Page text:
If that sounds like the promise of the One Laptop Per Child movement – designing a low-cost computer that could be used by kids in any environment – then the Classmate PC will look like a familiar device. In terms of hardware then, the Classmate PC seems well-suited for younger students in particular. Its exterior is rubberized. It has rounded corners and a handle. It has a water-resistant keyboard and screen. It’s designed to survive bumps and scratches and even drops (from a height of up to 19″).

The Classmate PC also has a rotatable screen, allowing the device to be used more like a tablet – either with or without a stylus.

While those elements do set the Classmate PC apart from its netbook cousin Chromebook, the two devices share a lot of similarities when it comes to the rest of what’s under the hood: fairly similar cameras, memory, storage, and processor speeds, for example. Some of the early reviews of the Chromebook have pointed out that the device feels underpowered, and no doubt power-users in the under-18 set would be quick to reach their limitations with either of these devices. But as netbooks, both of these options perform adequately and will likely meet the needs of most students.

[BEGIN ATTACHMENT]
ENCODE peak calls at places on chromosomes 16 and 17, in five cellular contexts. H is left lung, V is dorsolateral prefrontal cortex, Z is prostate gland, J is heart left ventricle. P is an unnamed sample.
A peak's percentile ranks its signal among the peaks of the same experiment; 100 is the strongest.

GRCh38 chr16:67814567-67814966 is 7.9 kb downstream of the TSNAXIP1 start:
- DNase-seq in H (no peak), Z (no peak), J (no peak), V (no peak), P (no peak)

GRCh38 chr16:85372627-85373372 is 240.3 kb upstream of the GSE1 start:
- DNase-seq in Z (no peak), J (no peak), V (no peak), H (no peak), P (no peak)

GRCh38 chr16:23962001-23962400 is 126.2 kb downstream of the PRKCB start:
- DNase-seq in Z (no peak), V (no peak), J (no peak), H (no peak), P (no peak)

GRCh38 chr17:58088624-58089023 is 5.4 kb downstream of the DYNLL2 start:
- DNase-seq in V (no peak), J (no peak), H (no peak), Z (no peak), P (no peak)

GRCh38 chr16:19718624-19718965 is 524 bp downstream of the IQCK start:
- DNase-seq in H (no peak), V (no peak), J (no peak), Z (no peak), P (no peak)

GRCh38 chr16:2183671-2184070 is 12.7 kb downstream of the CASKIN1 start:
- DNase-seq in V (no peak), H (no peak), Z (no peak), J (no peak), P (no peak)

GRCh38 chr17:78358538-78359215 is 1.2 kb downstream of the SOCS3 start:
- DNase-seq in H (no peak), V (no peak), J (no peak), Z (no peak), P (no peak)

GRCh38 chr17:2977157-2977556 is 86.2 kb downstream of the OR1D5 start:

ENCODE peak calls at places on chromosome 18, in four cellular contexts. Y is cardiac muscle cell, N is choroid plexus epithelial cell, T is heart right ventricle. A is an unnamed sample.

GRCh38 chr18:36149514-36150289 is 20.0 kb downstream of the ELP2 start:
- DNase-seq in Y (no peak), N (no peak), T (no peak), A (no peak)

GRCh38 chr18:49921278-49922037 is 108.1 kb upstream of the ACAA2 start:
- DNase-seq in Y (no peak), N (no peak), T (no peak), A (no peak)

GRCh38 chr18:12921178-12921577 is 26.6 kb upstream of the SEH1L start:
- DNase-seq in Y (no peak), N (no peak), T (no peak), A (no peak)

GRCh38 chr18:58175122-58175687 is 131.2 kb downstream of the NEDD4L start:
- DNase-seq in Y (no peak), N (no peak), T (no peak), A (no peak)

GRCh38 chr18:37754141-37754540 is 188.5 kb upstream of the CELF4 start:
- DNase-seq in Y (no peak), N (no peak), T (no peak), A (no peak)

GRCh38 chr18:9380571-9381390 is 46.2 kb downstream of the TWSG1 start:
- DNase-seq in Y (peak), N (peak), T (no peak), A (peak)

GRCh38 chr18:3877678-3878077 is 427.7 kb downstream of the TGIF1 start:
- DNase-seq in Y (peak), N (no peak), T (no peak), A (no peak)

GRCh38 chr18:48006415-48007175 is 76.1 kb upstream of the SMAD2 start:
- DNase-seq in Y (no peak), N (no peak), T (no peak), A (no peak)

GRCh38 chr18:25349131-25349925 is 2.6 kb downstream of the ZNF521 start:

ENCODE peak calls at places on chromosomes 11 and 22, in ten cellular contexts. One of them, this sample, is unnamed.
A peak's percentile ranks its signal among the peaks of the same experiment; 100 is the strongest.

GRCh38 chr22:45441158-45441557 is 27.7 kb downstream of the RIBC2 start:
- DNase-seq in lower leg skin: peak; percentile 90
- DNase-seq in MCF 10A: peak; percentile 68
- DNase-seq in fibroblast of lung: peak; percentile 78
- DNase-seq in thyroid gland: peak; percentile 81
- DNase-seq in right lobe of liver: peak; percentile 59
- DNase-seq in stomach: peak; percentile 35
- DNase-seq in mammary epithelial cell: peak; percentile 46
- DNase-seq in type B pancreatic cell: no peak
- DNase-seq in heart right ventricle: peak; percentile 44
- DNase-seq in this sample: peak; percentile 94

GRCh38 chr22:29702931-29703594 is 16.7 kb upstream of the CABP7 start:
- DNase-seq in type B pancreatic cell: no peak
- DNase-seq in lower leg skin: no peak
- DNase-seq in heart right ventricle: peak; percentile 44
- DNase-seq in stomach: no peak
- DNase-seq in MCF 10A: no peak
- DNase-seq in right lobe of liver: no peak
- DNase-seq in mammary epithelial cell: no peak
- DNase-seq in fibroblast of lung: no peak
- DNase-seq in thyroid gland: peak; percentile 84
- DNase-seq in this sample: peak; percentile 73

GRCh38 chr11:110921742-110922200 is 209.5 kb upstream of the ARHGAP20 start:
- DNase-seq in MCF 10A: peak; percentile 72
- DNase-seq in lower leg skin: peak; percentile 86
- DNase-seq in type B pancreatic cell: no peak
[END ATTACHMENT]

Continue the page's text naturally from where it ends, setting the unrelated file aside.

Operating Systems, Software, and The Web

The Classmate PCs are loaded with various educational software titles, and some of the big names in educational publishing – Lego, McGraw-Hill, for example – are partners in the endeavor. The Classmate PC also has a Classroom Management and Collaboration Application Suite that allows the computers in a classroom to be networked so that students can easily view their teacher’s screen, for example, or work with one another.

That all feels very standard when it comes to a school- and student-focused piece of equipment. The Chromebook, when it comes to both the OS and the software, feels quite different. It is, as Google points out, “nothing but Web,” and while that does open a lot of possibilities for taking advantage of online resources from traditional and non-traditional academic sources, it’s going to be a big leap for many schools.

Of course, for those that already utilize Google Apps for Education, the Chromebooks make a lot of sense. That same ease by which student accounts (access to Gmail, Docs, and the like) can be managed is now extended to their devices. Updating and upgrading will be far easier for administrators; no longer will every computer have to be rounded up in order to have new software installed.